Arkham Asylum - A Serious House on Serious Earth (Req Level: High) A personal favorite. This comic would establish Arkham as far, far more than just a jail for Batman's villains. Today's readers will know the series mostly due to the influence its had on the current Batman titles and the game it helped spawn that sold millions of copies and is due for a sequel. Morrison's writing and McKean's surrealist imagery form an hallucinatory exploration of the archetypes of evil Arkham is damned to contain and create. Its also one of those comics where writing and art gel to create a work that seems to stand outside the genre and form. Unfortunately, its also led to a lot of half-baked attempts to milk the initial concept.

Batman: Hush (Req Level: Low) While I enjoyed Hush, and it was certainly a highlight of the post 2000-era Batman, this story seemed to generate more trouble than it was worth. However, it does contain key plot points and introduces the villain, Hush.

Batman and Son (Req Level: Medium) The first chapter in the current storyline for Batman comics. Spins directly out of the 1980's Son of the Demon comic. The beginning of an epic, multi-year arc.

Batman: Whatever Happened to the Caped Crusader? (Req Level: Low) While not required reading and hardly in continuity or canon, this story is an odd farewell to multiple visions of Batman as seen over the years.

A Special Mention:

Batman: The Dark Knight Returns (Req Level: incalculable) Probably the most important comic post 1945, The Dark Knight Returns isn't even in continuity, but Frank Miller reset how three generations would think about Batman, superheroes, and the content of superhero comics. It would also, artistically , change the form of the superhero comic forever. Rife with political satire, unpleasant truths about our caped heroes, and perhaps the first real look at how superheroes might play out given time... It also set up generations of people to think Superman was kind of dumb (which was always kind of missing the point).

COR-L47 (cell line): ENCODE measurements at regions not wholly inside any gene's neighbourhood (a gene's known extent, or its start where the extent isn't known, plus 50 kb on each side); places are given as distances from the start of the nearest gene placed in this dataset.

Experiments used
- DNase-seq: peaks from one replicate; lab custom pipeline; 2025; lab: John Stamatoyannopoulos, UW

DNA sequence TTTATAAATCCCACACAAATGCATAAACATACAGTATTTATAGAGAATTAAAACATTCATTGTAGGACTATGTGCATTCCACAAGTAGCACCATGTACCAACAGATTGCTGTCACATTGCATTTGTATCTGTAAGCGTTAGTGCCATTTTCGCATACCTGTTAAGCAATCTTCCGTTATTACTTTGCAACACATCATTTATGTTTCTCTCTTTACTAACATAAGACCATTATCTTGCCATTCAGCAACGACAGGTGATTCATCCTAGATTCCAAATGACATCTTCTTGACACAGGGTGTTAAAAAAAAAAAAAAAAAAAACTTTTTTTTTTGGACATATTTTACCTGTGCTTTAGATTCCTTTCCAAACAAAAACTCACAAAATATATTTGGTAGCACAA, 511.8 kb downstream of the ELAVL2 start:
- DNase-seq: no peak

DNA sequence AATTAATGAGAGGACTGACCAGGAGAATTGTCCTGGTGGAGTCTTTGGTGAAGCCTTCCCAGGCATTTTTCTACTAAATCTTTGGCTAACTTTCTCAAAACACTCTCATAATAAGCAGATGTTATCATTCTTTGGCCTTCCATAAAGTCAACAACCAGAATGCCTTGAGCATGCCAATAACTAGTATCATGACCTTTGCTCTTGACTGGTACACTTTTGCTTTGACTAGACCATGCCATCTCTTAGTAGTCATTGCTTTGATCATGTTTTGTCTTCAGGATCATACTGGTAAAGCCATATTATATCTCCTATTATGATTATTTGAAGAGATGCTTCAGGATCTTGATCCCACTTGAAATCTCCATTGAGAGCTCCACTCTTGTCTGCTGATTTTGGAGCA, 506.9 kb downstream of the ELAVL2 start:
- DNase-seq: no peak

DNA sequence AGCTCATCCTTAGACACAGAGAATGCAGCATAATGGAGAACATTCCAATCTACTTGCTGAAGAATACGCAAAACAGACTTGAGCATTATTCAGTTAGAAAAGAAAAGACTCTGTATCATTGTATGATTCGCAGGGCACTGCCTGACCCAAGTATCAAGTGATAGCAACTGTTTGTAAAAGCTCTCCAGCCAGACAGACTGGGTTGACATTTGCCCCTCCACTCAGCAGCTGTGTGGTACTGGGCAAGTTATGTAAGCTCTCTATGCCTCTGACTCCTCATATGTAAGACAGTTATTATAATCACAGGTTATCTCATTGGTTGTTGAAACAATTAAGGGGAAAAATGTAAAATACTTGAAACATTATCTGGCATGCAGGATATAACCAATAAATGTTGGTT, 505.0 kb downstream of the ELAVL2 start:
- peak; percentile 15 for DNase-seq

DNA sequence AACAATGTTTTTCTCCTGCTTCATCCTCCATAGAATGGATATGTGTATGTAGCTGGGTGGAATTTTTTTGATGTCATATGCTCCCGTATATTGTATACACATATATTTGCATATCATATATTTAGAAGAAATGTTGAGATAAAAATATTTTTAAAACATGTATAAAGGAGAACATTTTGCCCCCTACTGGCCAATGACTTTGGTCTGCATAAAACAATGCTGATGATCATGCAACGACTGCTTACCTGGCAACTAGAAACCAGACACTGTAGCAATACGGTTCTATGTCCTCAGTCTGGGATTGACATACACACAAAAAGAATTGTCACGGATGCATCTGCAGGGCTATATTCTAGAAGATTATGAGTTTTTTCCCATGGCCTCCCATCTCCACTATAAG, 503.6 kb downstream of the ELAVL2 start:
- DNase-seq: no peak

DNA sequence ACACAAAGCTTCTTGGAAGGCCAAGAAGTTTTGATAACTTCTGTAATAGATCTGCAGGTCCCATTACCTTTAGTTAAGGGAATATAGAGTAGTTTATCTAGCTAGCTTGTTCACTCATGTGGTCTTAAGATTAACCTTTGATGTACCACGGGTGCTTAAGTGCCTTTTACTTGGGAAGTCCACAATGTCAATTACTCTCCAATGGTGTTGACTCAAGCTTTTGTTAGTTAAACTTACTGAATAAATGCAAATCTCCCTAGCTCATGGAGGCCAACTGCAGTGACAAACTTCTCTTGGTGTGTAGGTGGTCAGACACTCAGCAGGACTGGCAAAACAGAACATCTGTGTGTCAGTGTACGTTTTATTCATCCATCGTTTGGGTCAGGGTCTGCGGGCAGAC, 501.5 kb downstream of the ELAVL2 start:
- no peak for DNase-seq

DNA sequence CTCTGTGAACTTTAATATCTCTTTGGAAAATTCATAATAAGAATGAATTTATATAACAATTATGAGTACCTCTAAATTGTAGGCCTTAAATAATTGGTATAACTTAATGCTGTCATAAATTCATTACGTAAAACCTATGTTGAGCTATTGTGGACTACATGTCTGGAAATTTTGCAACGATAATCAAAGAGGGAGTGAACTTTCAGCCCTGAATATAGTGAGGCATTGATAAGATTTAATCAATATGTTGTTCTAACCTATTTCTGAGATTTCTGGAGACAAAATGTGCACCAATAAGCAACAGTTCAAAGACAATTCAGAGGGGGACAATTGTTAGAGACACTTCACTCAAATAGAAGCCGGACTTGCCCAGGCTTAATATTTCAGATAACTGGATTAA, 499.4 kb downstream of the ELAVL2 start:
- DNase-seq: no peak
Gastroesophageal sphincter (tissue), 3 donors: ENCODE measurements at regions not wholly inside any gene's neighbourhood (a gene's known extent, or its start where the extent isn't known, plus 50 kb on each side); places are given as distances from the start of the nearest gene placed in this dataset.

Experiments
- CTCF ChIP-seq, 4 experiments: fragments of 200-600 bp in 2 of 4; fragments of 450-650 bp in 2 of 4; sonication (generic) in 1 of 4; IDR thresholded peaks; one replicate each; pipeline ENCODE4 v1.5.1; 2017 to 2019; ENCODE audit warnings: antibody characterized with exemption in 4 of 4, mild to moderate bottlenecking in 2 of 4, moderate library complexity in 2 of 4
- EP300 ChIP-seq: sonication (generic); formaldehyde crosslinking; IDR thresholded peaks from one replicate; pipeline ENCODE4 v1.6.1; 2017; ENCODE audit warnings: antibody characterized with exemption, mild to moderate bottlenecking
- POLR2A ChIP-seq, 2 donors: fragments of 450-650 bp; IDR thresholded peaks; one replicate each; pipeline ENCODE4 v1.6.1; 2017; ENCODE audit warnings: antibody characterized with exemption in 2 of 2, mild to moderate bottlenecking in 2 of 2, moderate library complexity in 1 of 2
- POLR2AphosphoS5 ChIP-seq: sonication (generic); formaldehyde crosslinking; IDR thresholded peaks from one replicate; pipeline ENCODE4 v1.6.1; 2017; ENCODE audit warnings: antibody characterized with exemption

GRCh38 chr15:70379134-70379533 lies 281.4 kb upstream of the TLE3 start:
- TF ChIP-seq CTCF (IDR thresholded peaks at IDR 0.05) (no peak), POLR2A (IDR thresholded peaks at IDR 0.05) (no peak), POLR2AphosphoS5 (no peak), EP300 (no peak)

Some Additional Batman Reading:

Batman: War on Crime
A standalone, painted Batman oversized comic. Beautifully told and rendered, and cutting to the core of what makes Batman work as a character.

Gotham Central A series about the police force operating in Gotham City. The series was never properly appreciated in its time.

JLA: New World Order
Grant Morrison reminded us why Batman is so crucial to the JLA in a few short issues. Would establish Batman's presence within the DCU for the next 10 years.

Nightwing: Year One

DC Comics Classics Library: Batman, The Annuals
Batman used to be really goofy. I don't know what else to say about it.


horus kemwer said...

What do you think about "Snow"? As far as I know it didn't have any kind of effect on the DCU, but it's a clever retelling of the Mr. Freeze origin which touches on the issue of Batman's early strategies for fighting crime.

Dug said...

Thanks for this excellent resource! Mike, I will lend you the books from this list that I own if you like (not to discourage you from buying your own copies :)

Don't know how many South Park viewers are here, but they did a pretty blatant nod to The Killing Joke in the latest episode. I was impressed.

The League said...

"Snow" was excellent, from a straightforward storytelling perspective, but what really made the story a stand out in my mind was Seth Fisher's art. I only own the original issues, but I would recommend a collection any day.

Fisher passed way, way too early.

Simon MacDonald said...

Great list Ryan! I think for anyone wanting to get into today's Batman by Morrison they'd need to read:

Son of the Demon
Batman & Son
The Black Glove
Batman: R.I.P.
Batman & Robin

I can't say enough good things about Gotham Central. I'm really enjoying reading that series again as it comes out in hard cover.

Another book that I enjoyed was the original Batman: Sword of Azrael, mini-series by Denny O'Neil and Joe Quesada. Too bad they ruined that character with later stories.

The League said...

I never read any of the Azrael stuff, but what I heard reflects what you're saying. Strong start, but it didn't hold up terribly well. That series was canceled without so much as a whimper.

And, yeah, I was really hoping "Streets of Gotham" would be a worthy successor to "Gotham Central", but its just a totally different (and completely extraneous) comic.

And, Jason, I keep forgetting to send you pics. It looks like DC is releasing action figures based on the video game. The modeling is excellent.

J.S. said...

But you erased my comment! (which said that the video game batman: Arkham Asylum is very good and does a good job of remaining true to the comics).

The League said...

Ugh. I clicked the wrong trashcan icon. I apologize. Pretty clearly, your comment wasn't exactly controversial.

I've only seen a little of the game, and it was amazing. It just never ported to Wii.